Goodwood Brewing Company in Louisville, Kentucky was looking to expand their liquid offerings to get into the distilled spirits business when this 12 year old Barton 1792 bourbon fell into their laps. The brewery originally founded in 1988 changed its name from Bluegrass Brewing Company to Goodwood Brewing Co. a few years back and added the tagline “Touched by Wood. Brewed with Limestone Water.” They specialize in beers that have been touched by wood; whether in reclaimed oak casks once used to house bourbon, red wine, tequila, rum and brandy or seasoned on oak, hemp, poplar or ash. Clearly, being in the heart of bourbon country the distilling business had rubbed off on them and they were destined to mingle their liquids with wood.
“Bourbon has always been an integral part of the Goodwood product line with our barrel aged program” noted Goodwood Brewing Co. CEO Ted Mitzlaff. “We are located in the heart of bourbon Country and understand the tremendous impact barrel finishing has on creating superior taste profiles. We are extremely excited to launch our first of many spirit expressions and believe the consumer will enjoy our Stout Bourbon as much as we do.”
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Goodwood purchased 10 barrels of 12 year old Kentucky Straight Bourbon Whiskey from Barton to blend with barrels that once housed their stout beer. Part of Ted’s education during this process was learning what the Angels Share really means. Here’s how Goodwood’s Master Brewer Joel Halbleib described it. “It was wonderful to start out with such an awesome product. I didn’t know what to expect and we decided to leave just a little bit more bourbon barrel stout in the barrel then we would normally, not knowing how much flavor it would pick up. I went out with the guys to the distillery and we emptied the barrels and Ted experienced a little shock and awe when I was like, well, a third of the barrels are empty after 12 years.” Welcome to the world of aged spirits. Sometimes, those Angels are quite thirsty.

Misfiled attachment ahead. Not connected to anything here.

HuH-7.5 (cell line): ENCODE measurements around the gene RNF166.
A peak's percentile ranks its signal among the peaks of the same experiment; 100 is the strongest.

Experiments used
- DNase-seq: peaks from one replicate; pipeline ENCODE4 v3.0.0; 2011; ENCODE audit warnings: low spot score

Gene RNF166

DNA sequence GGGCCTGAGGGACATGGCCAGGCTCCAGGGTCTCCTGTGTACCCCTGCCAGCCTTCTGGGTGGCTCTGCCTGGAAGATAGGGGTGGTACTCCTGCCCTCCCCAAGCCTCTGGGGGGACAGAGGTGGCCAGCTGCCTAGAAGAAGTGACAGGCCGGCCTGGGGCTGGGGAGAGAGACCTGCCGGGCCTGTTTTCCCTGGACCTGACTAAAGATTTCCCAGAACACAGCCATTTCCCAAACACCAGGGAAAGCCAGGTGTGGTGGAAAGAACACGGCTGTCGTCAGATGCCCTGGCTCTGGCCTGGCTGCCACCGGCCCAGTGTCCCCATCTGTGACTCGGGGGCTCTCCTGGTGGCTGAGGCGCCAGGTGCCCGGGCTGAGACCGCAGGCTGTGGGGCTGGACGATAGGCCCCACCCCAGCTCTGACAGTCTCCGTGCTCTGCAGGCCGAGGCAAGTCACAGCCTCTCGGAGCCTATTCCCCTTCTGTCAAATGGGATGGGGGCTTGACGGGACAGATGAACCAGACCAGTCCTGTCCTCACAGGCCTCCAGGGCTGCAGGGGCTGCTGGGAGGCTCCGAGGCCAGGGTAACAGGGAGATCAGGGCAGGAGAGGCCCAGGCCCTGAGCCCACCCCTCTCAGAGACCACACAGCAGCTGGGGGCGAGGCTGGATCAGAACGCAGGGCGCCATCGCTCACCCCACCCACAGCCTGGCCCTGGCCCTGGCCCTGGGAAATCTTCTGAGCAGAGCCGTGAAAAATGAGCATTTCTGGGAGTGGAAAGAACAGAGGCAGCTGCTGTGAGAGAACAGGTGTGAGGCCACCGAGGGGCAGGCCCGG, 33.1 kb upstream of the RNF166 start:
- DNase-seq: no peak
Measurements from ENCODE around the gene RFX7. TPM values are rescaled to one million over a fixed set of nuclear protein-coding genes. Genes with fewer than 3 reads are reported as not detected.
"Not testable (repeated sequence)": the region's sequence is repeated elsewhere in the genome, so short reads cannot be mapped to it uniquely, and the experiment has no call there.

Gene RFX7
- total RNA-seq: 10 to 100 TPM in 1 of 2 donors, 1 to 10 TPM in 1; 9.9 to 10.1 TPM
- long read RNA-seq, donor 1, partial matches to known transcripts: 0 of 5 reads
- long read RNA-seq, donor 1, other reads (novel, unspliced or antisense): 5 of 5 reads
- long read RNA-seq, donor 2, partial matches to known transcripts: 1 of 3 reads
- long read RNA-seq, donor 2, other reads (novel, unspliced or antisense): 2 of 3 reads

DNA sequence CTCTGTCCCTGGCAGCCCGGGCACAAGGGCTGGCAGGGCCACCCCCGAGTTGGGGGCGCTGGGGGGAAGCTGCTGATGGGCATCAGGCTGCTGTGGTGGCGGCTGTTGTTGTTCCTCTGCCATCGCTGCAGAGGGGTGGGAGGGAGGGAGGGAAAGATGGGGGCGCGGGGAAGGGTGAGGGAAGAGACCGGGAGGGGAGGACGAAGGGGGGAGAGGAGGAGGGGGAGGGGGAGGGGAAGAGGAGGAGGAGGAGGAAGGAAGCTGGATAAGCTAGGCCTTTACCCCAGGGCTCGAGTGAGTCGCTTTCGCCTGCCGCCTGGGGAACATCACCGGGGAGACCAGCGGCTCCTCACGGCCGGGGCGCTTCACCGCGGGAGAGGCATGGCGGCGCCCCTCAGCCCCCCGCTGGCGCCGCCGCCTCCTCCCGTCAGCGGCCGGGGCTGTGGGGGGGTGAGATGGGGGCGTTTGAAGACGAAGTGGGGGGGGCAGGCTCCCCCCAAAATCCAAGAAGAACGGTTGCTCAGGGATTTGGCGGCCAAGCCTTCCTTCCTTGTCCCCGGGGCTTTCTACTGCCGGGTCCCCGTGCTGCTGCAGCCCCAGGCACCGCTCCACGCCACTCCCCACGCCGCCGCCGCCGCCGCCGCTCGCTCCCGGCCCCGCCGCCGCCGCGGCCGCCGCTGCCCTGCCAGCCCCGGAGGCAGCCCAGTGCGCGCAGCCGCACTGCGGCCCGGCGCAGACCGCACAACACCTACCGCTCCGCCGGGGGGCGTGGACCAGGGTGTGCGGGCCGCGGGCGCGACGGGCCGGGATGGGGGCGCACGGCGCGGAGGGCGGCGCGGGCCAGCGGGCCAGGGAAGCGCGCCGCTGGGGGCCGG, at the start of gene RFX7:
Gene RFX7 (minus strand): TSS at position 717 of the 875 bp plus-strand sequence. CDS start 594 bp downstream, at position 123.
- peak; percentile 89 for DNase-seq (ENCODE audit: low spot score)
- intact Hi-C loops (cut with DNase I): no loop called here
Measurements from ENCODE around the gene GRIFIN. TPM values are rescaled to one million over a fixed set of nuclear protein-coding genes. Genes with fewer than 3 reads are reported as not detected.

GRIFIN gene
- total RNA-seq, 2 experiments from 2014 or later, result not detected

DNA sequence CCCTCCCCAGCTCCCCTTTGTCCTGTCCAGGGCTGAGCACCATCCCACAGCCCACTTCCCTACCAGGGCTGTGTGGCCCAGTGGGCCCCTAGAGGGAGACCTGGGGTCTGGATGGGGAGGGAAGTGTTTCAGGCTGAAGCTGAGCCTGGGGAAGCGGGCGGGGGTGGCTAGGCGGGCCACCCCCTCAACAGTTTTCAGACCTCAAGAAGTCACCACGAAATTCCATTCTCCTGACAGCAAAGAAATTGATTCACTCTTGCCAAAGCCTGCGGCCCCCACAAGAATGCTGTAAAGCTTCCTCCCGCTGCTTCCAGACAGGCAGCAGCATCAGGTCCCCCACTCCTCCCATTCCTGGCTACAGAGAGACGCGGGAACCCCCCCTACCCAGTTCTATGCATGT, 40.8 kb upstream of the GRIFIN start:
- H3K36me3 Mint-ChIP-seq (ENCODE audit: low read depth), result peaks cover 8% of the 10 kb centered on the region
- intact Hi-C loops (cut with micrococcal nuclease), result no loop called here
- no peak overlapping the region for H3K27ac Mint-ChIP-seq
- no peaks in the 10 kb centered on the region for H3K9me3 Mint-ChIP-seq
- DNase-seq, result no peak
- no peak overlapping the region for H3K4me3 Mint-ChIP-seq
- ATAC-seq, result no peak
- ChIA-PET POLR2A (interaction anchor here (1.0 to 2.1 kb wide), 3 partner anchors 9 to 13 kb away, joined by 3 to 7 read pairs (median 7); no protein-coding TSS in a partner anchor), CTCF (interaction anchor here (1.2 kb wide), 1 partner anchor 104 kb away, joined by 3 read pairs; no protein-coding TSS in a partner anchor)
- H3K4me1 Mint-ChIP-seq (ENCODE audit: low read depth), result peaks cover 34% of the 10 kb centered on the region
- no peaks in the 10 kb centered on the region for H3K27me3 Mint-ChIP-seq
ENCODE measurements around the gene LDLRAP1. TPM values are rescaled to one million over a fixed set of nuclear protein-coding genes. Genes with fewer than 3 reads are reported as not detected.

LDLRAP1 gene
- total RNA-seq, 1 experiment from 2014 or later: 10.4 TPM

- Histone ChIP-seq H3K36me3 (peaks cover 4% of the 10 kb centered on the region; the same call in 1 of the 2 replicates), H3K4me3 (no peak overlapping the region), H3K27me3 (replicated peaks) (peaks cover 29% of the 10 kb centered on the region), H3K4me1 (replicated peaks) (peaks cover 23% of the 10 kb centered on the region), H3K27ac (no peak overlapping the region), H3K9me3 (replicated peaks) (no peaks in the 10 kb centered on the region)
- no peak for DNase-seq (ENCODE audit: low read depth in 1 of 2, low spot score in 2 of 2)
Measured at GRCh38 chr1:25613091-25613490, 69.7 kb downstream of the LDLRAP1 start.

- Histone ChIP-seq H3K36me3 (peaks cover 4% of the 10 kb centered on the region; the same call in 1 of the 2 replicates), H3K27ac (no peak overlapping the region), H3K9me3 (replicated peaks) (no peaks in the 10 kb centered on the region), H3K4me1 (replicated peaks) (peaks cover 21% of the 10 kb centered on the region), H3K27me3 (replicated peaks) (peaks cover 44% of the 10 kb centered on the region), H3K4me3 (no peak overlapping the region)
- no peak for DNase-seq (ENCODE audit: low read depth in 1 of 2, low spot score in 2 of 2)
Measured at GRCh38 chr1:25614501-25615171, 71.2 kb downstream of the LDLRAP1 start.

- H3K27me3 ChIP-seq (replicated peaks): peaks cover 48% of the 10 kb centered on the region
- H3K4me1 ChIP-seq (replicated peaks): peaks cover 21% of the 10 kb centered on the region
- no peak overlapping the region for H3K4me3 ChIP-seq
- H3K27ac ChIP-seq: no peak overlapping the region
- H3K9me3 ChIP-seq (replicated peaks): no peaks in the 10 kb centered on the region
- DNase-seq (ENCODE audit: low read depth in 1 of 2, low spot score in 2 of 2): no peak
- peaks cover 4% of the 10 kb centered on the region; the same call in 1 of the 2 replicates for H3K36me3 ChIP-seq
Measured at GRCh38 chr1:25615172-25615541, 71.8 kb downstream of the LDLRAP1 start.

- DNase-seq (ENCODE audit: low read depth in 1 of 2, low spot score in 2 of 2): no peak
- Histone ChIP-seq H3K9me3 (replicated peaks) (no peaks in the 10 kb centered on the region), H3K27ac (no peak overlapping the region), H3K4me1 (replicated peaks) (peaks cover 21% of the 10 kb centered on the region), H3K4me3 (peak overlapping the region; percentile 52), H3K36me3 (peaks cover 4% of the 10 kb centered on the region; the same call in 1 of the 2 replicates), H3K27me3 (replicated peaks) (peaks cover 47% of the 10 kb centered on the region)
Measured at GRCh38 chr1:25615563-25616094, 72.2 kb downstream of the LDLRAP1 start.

The original barrels Goodwood uses to make their American Stout are used bourbon barrels. They fill the barrels with their beer and let it age for about two and half months. From there, they dump the beer out of the barrels and sell it at retail or in their brewery. Normally, those barrels are then sold to a furniture maker or to a cooperage broker. In this case, the barrels got a third chance of life as they were filled with the 12 year old bourbon. They left between 1/4 to 1/2 gallon of stout in each barrel to make sure the barrels were wet and the beer flavors were represented and then added the bourbon. The bourbon was then aged for another two and a half months until it was ready for bottling.
Goodwood says the stout beer-barrel aging lends malt sweetness and a cocoa character to the robust whiskey tones of vanilla and sweet caramel. The finished Goodwood Stout Barrel Finished Kentucky Straight Bourbon Whiskey is bottled at 90° proof (45% ABV) and sold in 750ml bottles with a suggested retail price of $110.
Goodwood beers are available in Kentucky, Indiana, Alabama, Virginia, Tennessee, South Carolina, West Virginia, Missouri, Oklahoma, Georgia, Ohio, Texas, Kansas. This first limited edition Goodwood Spirits is available now in their brewery taproom and in select retail stores and exclusive accounts throughout the Louisville and Lexington markets and will enter the rest of Kentucky in the near future.
Goodwood Stout Barrel Finished Kentucky Straight Bourbon Whiskey